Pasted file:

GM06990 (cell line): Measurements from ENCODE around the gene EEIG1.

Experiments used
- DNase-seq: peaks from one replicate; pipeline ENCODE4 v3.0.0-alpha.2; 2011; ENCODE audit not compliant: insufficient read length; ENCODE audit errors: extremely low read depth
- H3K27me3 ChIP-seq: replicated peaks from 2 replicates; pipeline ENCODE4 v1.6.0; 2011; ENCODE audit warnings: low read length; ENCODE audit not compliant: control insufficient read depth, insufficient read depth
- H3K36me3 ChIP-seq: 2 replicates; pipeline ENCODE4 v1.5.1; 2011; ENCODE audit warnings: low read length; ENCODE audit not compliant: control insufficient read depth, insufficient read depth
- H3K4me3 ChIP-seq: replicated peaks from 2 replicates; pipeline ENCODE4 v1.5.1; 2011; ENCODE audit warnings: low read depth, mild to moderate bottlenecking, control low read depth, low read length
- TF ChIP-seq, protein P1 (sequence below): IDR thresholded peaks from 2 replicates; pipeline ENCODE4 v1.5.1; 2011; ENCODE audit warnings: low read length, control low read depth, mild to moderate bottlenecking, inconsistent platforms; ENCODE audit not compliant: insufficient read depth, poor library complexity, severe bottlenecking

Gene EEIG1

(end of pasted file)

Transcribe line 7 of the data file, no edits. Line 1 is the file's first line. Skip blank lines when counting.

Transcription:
- TF ChIP-seq, protein P1 (sequence below): IDR thresholded peaks from 2 replicates; pipeline ENCODE4 v1.5.1; 2011; ENCODE audit warnings: low read length, control low read depth, mild to moderate bottlenecking, inconsistent platforms; ENCODE audit not compliant: insufficient read depth, poor library complexity, severe bottlenecking